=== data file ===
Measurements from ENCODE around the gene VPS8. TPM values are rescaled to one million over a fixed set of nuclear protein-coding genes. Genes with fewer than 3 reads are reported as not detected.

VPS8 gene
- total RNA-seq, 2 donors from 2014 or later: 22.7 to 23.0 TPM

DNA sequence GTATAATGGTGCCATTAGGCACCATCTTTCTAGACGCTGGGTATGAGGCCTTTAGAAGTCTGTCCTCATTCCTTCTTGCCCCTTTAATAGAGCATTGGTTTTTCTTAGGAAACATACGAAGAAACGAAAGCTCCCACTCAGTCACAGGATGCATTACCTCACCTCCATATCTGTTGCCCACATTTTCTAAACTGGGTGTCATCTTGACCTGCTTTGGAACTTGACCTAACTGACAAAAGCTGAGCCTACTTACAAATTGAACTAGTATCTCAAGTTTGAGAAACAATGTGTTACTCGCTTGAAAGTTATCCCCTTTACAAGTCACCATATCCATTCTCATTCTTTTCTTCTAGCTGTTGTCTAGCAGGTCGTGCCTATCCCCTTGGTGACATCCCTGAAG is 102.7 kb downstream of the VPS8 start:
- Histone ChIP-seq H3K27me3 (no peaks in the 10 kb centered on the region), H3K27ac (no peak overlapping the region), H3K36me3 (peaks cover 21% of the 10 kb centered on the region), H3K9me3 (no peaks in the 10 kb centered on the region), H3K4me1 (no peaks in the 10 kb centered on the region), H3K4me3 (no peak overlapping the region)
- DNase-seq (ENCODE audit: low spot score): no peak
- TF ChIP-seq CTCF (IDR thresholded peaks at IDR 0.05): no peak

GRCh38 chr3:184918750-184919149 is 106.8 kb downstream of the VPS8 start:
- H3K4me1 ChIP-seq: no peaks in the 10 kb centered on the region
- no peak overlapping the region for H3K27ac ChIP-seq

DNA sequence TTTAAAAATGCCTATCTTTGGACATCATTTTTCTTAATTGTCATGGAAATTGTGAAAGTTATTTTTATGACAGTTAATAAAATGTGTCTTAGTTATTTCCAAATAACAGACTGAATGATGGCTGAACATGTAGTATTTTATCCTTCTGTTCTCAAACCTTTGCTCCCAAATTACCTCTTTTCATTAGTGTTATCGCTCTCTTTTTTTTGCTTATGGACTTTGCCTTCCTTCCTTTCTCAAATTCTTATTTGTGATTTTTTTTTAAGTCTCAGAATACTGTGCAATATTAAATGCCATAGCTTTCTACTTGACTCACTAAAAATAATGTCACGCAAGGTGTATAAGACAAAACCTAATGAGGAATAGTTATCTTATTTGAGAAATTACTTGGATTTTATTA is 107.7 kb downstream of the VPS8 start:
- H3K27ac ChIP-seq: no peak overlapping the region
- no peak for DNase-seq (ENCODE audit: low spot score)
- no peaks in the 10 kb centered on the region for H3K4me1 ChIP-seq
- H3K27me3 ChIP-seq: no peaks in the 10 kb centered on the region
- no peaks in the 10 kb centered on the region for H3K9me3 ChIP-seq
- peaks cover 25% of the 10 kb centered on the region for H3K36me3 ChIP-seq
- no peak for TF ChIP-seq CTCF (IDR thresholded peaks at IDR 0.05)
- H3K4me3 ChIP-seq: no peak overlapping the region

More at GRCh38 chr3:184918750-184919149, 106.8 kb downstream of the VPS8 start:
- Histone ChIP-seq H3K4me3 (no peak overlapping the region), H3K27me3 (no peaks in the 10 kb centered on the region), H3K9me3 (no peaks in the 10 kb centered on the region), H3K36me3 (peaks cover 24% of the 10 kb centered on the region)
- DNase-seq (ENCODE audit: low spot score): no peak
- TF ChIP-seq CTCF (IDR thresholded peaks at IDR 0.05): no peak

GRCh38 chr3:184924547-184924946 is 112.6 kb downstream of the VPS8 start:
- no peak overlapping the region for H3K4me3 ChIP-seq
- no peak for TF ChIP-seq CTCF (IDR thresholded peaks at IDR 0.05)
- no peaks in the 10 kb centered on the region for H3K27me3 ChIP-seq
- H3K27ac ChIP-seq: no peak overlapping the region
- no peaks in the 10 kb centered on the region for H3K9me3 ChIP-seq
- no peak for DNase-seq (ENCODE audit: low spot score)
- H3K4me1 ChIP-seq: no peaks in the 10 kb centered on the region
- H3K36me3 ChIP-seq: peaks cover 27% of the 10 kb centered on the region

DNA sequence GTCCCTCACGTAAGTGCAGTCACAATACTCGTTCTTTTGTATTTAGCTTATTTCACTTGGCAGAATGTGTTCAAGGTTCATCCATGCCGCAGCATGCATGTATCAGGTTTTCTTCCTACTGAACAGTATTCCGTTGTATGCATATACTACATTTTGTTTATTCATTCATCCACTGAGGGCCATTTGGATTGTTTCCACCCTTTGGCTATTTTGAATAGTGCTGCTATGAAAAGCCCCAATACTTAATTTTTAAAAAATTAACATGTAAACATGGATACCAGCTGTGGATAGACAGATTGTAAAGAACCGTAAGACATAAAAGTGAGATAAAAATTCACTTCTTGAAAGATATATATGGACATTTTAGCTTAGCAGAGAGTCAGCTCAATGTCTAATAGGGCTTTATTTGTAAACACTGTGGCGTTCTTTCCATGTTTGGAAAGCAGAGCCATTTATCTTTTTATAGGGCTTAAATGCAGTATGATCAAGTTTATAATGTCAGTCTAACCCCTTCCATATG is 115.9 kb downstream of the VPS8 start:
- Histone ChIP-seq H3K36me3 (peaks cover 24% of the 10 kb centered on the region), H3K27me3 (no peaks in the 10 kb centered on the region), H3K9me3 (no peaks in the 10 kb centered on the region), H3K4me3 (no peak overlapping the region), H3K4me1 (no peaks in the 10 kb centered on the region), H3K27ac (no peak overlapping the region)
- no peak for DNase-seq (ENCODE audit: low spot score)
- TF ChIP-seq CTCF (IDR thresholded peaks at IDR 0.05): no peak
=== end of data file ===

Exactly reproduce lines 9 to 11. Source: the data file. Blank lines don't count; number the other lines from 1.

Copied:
- H3K4me1 ChIP-seq: no peaks in the 10 kb centered on the region
- no peak overlapping the region for H3K27ac ChIP-seq

DNA sequence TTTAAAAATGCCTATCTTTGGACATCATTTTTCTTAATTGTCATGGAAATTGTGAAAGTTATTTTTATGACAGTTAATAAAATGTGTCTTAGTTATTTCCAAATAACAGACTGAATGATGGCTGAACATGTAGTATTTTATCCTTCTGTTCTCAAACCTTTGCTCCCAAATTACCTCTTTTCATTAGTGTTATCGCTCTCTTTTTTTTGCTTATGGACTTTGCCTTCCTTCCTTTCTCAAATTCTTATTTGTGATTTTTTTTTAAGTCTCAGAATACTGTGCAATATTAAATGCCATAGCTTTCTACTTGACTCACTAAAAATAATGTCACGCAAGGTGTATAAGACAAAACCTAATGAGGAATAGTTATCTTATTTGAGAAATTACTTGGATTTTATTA is 107.7 kb downstream of the VPS8 start: